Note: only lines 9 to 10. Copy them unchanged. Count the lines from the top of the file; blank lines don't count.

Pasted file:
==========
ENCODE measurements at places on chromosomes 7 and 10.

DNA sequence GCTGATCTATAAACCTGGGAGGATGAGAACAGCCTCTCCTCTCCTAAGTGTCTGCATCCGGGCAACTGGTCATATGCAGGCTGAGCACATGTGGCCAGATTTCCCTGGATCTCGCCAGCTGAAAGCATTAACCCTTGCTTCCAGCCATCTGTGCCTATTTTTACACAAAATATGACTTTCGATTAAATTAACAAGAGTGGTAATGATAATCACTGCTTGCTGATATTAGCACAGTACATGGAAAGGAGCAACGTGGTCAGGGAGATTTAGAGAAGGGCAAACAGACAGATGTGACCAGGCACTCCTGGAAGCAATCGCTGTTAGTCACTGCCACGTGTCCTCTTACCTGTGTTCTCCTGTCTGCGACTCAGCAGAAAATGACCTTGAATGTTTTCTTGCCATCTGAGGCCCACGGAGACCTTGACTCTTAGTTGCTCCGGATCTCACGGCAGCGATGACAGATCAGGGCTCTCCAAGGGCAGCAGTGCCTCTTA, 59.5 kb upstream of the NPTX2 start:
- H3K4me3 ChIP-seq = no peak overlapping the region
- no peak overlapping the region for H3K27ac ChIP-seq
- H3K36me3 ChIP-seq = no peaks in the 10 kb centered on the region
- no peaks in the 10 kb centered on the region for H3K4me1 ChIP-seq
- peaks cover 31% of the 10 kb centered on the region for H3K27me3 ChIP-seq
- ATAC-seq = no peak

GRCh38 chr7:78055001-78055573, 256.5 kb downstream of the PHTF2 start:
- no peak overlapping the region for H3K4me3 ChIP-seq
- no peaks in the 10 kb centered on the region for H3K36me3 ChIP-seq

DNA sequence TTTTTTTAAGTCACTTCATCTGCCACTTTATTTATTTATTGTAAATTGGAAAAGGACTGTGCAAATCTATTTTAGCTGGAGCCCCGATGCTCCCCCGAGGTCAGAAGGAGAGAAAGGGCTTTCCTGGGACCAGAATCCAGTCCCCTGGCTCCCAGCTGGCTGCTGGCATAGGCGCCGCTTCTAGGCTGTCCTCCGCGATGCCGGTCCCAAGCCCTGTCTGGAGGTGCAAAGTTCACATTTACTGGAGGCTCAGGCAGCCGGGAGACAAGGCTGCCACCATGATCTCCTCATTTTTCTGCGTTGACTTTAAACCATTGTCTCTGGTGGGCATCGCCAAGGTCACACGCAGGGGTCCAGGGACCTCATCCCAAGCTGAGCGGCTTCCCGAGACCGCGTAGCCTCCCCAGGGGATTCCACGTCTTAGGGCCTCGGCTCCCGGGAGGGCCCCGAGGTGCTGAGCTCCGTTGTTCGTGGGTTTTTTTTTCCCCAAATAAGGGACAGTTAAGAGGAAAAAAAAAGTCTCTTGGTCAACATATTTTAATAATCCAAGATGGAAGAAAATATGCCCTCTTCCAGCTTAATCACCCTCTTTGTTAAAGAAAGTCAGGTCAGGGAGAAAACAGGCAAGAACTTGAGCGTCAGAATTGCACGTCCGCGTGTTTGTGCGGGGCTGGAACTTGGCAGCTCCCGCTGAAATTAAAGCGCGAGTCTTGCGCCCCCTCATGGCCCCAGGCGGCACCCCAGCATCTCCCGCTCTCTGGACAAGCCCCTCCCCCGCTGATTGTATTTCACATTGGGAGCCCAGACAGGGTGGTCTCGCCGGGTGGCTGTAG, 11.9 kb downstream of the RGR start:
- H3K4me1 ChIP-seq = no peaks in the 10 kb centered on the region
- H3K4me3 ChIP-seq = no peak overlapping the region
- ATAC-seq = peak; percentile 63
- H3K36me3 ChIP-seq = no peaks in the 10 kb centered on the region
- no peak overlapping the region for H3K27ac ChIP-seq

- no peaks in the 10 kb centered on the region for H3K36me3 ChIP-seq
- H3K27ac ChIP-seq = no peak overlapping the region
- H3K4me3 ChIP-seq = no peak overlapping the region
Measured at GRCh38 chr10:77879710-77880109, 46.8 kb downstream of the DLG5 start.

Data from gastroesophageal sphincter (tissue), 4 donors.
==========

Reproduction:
GRCh38 chr7:78055001-78055573, 256.5 kb downstream of the PHTF2 start:
- no peak overlapping the region for H3K4me3 ChIP-seq